A few days in hospital…

By August 25, 2020Other

Perhaps I should precede this essay with the sort of solemn warnings we get on television that what we are about to see might shock or worry viewers. If there be such among the readers I apologise in advance. I simply needed to get this experience out of my mind.

Earlier in August I entered my 84thyear, and wondered again, as you do at this age, how long I had left. I don’t have a bucket list, neither my wife nor I will travel overseas again, and I am more or less content with what I currently do, write books, maintain my website and attend to medical visitations of several kinds. And by and large my battle against cancer was going well, until this month. I log the ordinary indicators of my health on a daily basis, and could see that my weight was slipping rather than increasing. That was not good, and I could see no obvious reason for the change. Abdominal pain, a curse now for the past two years, was increasing. I’ve had a kidney stone, and that was gruesome. This pain was not quite as severe, but finally unpleasant enough for me to agree that I should go to hospital where some real pain relief could be provided. The doctors there would be able to find out what was wrong.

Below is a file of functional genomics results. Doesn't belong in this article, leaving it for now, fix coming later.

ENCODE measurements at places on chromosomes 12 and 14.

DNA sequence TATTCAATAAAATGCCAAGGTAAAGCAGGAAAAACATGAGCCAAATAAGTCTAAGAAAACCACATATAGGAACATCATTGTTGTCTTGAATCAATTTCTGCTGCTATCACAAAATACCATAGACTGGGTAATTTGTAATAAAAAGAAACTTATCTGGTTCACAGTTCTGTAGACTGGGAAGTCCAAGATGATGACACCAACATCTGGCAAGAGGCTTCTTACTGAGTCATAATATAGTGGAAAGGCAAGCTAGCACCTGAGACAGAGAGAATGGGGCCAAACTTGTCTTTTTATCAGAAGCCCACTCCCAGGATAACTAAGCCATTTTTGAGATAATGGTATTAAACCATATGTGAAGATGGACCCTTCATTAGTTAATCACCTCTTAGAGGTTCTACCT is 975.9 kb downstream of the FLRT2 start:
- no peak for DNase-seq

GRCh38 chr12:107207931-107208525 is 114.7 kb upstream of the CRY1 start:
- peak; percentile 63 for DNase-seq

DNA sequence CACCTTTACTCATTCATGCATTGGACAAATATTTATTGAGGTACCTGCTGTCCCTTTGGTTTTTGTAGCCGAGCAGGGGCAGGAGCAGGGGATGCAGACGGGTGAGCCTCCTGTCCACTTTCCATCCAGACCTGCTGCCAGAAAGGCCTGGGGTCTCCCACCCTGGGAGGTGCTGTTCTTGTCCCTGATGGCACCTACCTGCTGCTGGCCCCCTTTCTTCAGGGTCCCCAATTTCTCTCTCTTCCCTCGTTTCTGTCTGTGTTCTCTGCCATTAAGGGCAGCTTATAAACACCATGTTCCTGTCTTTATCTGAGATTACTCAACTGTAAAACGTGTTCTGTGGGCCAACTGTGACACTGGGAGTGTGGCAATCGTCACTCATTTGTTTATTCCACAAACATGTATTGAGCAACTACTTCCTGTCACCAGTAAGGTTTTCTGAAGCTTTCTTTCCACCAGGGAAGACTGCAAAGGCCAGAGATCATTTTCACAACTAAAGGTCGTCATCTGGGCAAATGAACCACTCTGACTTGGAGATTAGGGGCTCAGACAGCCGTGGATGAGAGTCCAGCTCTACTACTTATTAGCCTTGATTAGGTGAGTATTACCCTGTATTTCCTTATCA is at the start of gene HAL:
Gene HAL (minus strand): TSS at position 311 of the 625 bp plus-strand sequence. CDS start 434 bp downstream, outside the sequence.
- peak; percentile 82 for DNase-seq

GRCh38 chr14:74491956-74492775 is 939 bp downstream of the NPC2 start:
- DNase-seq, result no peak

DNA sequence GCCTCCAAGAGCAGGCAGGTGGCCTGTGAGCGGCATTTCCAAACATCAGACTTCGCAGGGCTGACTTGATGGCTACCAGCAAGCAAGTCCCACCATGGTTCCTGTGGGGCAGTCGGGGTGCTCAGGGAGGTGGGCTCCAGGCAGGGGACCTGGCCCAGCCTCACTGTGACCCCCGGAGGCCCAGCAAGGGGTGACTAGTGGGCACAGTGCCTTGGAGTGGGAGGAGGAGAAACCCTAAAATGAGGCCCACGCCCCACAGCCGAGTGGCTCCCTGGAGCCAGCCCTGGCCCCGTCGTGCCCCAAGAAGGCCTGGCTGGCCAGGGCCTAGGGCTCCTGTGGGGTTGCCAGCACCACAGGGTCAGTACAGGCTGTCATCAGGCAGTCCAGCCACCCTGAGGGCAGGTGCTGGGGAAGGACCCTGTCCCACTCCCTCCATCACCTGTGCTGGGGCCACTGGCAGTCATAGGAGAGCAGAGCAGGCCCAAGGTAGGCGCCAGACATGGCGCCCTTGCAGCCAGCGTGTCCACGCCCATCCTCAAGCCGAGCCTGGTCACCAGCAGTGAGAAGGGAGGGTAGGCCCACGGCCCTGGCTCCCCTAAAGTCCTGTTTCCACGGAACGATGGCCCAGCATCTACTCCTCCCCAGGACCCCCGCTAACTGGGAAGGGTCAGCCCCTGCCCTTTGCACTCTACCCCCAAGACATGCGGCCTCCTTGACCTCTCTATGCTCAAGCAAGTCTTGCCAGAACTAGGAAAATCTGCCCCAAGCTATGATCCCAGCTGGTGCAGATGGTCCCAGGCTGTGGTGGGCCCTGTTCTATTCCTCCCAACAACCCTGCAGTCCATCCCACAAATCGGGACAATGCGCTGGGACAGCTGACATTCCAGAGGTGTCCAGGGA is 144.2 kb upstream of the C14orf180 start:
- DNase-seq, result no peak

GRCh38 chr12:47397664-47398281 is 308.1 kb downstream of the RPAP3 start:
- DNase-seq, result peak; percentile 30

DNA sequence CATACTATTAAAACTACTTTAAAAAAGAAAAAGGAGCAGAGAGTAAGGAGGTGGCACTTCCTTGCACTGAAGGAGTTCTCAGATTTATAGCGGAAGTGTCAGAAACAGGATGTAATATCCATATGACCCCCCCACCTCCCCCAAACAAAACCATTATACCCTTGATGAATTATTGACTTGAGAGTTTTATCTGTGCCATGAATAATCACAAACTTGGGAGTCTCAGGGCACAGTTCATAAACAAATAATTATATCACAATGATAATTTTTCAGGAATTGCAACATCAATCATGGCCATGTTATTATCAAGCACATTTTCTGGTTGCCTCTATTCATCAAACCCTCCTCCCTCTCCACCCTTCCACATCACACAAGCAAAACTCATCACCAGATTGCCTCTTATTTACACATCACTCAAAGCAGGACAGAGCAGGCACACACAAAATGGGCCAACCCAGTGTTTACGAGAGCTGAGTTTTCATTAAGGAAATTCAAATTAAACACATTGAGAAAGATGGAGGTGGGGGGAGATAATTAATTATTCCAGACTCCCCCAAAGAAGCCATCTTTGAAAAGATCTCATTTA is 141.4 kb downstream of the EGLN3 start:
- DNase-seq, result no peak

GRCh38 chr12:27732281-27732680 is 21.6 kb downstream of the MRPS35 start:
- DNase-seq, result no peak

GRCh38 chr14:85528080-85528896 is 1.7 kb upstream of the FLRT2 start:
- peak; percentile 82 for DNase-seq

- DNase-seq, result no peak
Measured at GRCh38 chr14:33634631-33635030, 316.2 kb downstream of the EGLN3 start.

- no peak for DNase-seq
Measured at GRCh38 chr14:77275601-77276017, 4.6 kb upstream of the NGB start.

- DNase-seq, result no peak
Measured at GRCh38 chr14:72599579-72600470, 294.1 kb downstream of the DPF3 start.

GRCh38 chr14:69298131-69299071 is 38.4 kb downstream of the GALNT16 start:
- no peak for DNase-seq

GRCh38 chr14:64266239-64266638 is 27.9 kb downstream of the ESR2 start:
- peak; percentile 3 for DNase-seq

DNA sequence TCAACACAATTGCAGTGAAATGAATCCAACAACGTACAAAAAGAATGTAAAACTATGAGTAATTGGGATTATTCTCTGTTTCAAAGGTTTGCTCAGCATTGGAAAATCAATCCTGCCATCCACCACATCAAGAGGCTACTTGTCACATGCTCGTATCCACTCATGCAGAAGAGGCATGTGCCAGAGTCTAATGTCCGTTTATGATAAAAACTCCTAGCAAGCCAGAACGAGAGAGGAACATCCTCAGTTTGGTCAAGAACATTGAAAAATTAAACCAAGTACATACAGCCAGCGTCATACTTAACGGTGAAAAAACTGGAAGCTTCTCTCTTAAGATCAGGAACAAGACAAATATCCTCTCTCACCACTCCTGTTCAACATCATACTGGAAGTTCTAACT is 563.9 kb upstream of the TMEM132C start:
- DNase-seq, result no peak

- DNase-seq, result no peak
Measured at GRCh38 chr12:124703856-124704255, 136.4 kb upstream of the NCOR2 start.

I arrived into the Emergency Department around 10 pm and at about midnight was having a CT Scan. The diagnosis was that I had a ‘ureteric stone’, and something would be done about it in the morning. I was then transferred to a ward, and did my best to sleep. Oh, yes, I did get some real pain relief. What is a uretric stone, you ask. Well, it’s a kidney stone that has became stuck somewhere else, in my case in one of the ureters, the tubes that carry urine from the kidneys to the bladder. About nine in the morning I had an exchange with the anaesthetic specialist, who was informative and had a group of students with him. I was assured that this was a routine procedure. What was it? Well, a tube would be placed through a catheter that would hold the stone in place and allow fluids to flow. That tube is called a stent. A few weeks later, when everything had settled down, another stent would be placed in the same position, and the stents and the stone exploded by sound waves. It didn’t sound highly attractive. ‘Lithotripsy’ is the technical term for the final procedure, and it didn’t sound an attractive term either.